Lymphonodular hyperplasia of the colon as a pathologic finding in children with lower gastrointestinal bleeding

Barbara Kaplan, Jane Benson, Fred Rothstein, Beverly Dahms, Thomas Halpin

Research output: Contribution to journalArticlepeer-review

42 Scopus citations


The serious implication of gastrointestinal blood loss in children is well recognized; however, the significance of lymphonodular hyperplasia of the colon (LNHC) as a pathologic finding in this group of children is unclear. We reviewed the records of 95 children, ages 2-48 months, who were referred to our clinic with a history of hematochezia. Proctosigmoidoscopy was performed on 65 of them. Twenty children (31%) examined proctosigmoidoscopically were found to have LNHC, with no other identified source of bleeding. Clinical histories, endoscopic findings, and colonic biopsy specimens from the LNHC group were examined. Clinical pre-sentation of patients in this group was not distinctive. LNHC was most prominent in the distal colon and rectum and was endoscopically characterized by friability (13/20) and ulceration (3/20). Characteristics of biopsy specimens from children with LNHC were then compared with tissue obtained from an age-matched control population and children with colitis. Biopsy specimens from children with LNHC contained increased numbers of lymphoid follicles and larger follicles than those from the control group. Specimens also contained mucosal inflammation and epithelial thinning and ulceration overlying enlarged follicles. We conclude that LNHC is a frequent procto-sigmoidoscopic finding in children evaluated for lower gastrointestinal bleeding. The endoscopic and histologic appearance of these lesions would suggest that LNHC is not a normal finding and represents a potential source of rectal bleeding in children.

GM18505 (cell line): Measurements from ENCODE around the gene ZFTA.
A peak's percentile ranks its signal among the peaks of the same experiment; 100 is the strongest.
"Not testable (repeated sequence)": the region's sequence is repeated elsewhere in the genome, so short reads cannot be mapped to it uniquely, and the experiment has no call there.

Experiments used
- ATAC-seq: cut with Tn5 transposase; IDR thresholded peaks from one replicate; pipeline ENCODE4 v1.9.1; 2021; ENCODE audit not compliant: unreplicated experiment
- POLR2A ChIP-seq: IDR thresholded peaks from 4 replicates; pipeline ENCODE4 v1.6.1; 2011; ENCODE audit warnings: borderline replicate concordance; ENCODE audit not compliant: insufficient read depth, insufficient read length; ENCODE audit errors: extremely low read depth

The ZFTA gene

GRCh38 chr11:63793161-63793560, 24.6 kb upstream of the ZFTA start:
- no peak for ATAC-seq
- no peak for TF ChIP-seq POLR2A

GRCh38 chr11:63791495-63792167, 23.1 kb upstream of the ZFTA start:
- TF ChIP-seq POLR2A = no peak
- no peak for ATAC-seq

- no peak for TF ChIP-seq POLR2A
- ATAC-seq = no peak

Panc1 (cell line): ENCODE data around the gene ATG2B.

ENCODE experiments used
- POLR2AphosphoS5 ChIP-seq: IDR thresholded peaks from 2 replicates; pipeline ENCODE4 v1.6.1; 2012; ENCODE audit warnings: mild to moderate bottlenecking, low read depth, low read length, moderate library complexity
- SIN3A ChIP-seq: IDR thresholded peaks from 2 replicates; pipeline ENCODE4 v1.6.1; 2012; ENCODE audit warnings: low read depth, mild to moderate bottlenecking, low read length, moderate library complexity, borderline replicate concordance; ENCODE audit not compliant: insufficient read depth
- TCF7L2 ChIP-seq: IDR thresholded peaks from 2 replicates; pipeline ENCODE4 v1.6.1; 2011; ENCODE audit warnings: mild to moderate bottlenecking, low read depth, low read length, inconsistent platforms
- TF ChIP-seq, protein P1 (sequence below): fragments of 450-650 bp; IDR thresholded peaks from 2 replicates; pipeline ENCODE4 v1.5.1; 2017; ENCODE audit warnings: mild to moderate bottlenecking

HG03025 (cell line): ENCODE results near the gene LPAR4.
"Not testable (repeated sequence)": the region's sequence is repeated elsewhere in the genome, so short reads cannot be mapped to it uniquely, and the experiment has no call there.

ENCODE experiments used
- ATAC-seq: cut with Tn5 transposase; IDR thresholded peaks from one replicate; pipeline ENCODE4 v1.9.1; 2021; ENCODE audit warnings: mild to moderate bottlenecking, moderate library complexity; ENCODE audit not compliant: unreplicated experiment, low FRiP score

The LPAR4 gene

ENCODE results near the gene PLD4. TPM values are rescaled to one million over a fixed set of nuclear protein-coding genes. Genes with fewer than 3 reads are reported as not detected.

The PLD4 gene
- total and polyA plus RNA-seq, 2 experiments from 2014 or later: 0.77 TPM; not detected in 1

Original languageEnglish (US)
Pages (from-to)704-708
Number of pages5
JournalJournal of Pediatric Gastroenterology and Nutrition
Issue number5
StatePublished - 1984
Externally publishedYes


  • Colitis
  • Colon
  • Hematochezia
  • Lymphonodular hyperplasia

ASJC Scopus subject areas

  • Gastroenterology
  • Pediatrics, Perinatology, and Child Health
  • Histology
  • Medicine (miscellaneous)
  • Food Science


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